Anxiety and the Horrible Breakup

Anxiety and the Horrible Breakup.

Advertisements

Anxiety and the Horrible Breakup

So your relationship is over? Whether it is a divorce, a breakup with a long time partner or the dissolution of something that you felt would have potential, breakups are painful. My clients report being in literal physical pain after a breakup, and many do not know how to soothe the pain or where to turn to get better. Let’s discuss the energy of ending a relationship.

When a relationship ends there is a grieving process that is rivaled only by death. I have heard some say that death might be easier.  I believe it was Alice Cooper that said he felt like  “the man with no skin” after a breakup. This is echoed by my clients over and over. One client stated that she felt like someone had poured gasoline on her and lit her on fire. This is no small pain.

Anxiety prevails alongside the pain as the major emotion that is reported to me. What will I do now? Will she come back? Is it really over? Will I ever really heal? Having to rebuild a life that you thought would be different is a monumental task when you are in pain and twisted in knots with anxiety. Doubting your ability to make decisions and lack of confidence in yourself comes with the blow to the self esteem. Learning who you are all over again seems impossible, since it feels like half of your identity walked out the door.

I have been told that the feeling of grief of losing someone is the same feeling of loving someone. The difference is the story that the brain is telling about the sensation. Since you are already in that energetic space in your body, you can leverage the energy by focusing on something that you love and dwelling on that instead of the lost partner. Learning to shift out of the energy of grief and into the energy of love is very helpful in transforming the pain. Transform the focus from the lost partner to your dog, or your child, or even your wounded self can help change the story your mind is telling your body.

Allowing the pain and anxiety to flow through your body without resistance is so important. If you resist the waves of pain and anxiety they will set up residence in your body and will be unremitting. If you can focus on your body, visualize the pain there as transitory and actually visualize it passing through you you will find some comfort.

Common advice like the “no contact rule” is hard to follow, but I promise if you block their number, unfriend them on Facebook, and give yourself a chance to breathe, you will feel a small surge in anxiety at first, but you will notice a feeling almost like a buffer between you and the energetic tie to the partner. There may be times that feel almost like panic when you realize that those ties of communication are cut, but if you breathe through the panic, and get really grounded (notice the sensations in your body, be aware of what is going on in the moment, feel your feet on the floor) the panic will pass.

Actually determine what your emotional needs are. Do you need to socialize? Friends are a life line during this time. Lean on them and let them meet some of your social needs. Do you need to spend some time in the cave? Stock up on comfort food and Kleenex and give yourself time alone to lick your wounds. Do you need to keep busy? Make some plans to start a project, finish one, or pitch in to help someone else with theirs. Really knowing what you need during this time will help you process the grief.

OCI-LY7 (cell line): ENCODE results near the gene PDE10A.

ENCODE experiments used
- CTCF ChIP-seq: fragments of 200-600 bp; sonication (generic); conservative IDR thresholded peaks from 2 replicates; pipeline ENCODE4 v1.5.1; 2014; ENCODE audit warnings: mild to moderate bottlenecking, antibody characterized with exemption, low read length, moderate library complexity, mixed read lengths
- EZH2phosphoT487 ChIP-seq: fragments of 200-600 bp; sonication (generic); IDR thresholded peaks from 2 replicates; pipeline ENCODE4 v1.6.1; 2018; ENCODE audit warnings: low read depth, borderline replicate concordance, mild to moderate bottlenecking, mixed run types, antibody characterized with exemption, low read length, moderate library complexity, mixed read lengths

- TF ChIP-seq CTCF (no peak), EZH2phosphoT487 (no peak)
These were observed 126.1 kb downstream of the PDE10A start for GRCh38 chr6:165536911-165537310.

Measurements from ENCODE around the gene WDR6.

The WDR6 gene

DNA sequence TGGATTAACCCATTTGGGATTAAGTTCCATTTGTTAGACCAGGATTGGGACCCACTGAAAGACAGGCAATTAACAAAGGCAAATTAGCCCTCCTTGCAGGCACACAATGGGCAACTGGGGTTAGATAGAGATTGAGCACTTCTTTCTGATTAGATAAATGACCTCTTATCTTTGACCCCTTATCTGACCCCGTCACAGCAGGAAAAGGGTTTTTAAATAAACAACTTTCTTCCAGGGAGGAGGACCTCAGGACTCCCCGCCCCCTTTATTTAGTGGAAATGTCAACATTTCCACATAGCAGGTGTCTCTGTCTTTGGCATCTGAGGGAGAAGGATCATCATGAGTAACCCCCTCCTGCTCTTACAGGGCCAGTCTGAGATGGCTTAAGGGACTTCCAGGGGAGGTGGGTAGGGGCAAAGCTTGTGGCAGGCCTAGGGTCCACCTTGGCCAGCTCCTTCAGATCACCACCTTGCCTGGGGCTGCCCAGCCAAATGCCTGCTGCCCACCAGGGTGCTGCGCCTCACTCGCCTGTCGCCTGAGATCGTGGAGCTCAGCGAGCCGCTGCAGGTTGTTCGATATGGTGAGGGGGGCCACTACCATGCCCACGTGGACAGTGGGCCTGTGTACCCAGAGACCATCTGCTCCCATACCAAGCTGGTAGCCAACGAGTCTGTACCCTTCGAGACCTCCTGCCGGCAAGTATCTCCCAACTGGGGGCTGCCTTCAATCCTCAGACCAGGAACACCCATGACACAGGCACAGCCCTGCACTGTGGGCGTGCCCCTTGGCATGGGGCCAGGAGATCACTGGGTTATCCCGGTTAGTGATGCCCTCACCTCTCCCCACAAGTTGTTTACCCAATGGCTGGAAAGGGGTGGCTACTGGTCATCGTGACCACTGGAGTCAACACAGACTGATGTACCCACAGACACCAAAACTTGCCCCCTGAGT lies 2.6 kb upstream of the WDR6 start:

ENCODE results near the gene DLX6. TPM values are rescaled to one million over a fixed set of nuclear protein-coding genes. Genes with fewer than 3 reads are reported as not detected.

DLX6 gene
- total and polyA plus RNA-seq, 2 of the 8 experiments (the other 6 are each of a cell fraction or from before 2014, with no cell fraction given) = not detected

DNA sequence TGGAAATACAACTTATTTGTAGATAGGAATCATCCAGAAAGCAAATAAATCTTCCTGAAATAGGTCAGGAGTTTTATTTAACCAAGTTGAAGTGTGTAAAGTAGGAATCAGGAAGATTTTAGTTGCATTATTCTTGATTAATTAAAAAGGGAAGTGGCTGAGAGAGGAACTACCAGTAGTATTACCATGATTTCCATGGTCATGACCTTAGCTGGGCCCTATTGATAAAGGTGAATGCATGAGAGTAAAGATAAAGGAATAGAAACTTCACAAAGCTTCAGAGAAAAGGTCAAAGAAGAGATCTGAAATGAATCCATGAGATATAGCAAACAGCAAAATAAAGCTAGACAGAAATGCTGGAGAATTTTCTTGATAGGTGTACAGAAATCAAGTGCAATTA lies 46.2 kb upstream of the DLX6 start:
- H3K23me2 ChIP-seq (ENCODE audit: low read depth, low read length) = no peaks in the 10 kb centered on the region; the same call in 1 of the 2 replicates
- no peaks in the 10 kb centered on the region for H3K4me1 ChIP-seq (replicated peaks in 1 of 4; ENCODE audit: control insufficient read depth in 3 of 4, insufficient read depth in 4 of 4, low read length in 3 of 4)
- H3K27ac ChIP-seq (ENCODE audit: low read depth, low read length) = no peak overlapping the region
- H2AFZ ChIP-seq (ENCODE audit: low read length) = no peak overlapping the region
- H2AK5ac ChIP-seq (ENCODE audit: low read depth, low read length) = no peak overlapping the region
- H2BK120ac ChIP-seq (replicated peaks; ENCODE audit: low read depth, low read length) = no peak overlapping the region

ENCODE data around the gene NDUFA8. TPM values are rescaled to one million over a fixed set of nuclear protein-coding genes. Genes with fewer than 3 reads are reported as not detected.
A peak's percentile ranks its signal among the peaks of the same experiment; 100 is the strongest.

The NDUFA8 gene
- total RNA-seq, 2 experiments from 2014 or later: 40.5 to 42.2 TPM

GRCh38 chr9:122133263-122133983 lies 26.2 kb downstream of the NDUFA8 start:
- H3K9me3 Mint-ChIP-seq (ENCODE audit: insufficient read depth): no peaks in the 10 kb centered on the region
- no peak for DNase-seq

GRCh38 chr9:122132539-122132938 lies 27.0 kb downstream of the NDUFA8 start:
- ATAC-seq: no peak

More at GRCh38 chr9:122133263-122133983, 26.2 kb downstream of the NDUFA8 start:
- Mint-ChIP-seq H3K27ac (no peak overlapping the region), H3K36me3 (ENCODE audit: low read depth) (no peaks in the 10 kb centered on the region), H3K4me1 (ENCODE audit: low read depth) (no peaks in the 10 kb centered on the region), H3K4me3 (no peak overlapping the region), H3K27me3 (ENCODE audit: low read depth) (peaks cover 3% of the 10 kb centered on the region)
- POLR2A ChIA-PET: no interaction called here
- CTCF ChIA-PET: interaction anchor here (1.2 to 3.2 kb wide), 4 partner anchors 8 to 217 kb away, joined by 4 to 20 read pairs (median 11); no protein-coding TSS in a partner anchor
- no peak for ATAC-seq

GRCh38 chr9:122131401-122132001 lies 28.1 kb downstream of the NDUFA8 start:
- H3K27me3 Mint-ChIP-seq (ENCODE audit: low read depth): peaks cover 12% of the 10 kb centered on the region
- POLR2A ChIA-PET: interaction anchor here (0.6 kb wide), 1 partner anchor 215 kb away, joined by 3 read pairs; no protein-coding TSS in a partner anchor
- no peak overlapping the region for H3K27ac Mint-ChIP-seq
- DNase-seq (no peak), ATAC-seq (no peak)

When you love someone, what you are really loving is how YOU feel when you think about that person. Given this, know that you can feel that way again about someone else because the feeling comes from within you. During a breakup it is hard to look for the gift. You will know that you are beginning to heal when you notice that you can look at the things you brought out of the relationship that made you stronger, helped you learn to love deeper, or that made you a better communicator.

In some people the discomfort passes quickly, in others it feels that it will never go away. Learning to function with the pain and anxiety is key to moving on and thriving after a breakup. Look for small things that bring you joy, notice the change of the seasons, really tune in to others, looking for things you have in common. Making deep connections with others is an activity that stimulates oxytocin, the bonding hormone, and can help ease the pain for awhile.

You will get better. One day you will wake up and notice that it does not hurt to breathe, or that you are looking forward to your day. When you can tell your story without wanting to cry you will know that healing is taking place. Until then, be very gentle with yourself. You deserve your love!

The anxiety of what your life is going to be like after a breakup is very uncomfortable, but there are a few things you can do to help you to understand the healing process and to ease the discomfort. If you find that the grief if not passing and that you are not able to move on, maybe counseling or life coaching are an option that could help you. Feel free to call me at 770-789-0847 or see my website at www.carolyntuckertherapist.com to set an appointment.

Anxiety….What If I am Not as Happy With My Baby as I Expected?

New mother anxiety can be overwhelming. Not only do you wake up with a body you don’t recognize, a life that is nothing like the one glamorously portrayed in commercials, but you wake up with this tiny human in your home whom you may or may not connect with. Moms who do not feel immediately connected with their new bundles of joy report high levels of anxiety.

Inability to share these feelings is isolating. There may be reluctance to share with friends lest they be judged, families who minimize the feelings and spouses who may feel helpless or get their feelings hurt by the revelation. No matter what the reason, the new mom feels alone and guilty, and anxious that she is a “bad mother” or that she will never feel connected to this little person for whom she has total responsibility.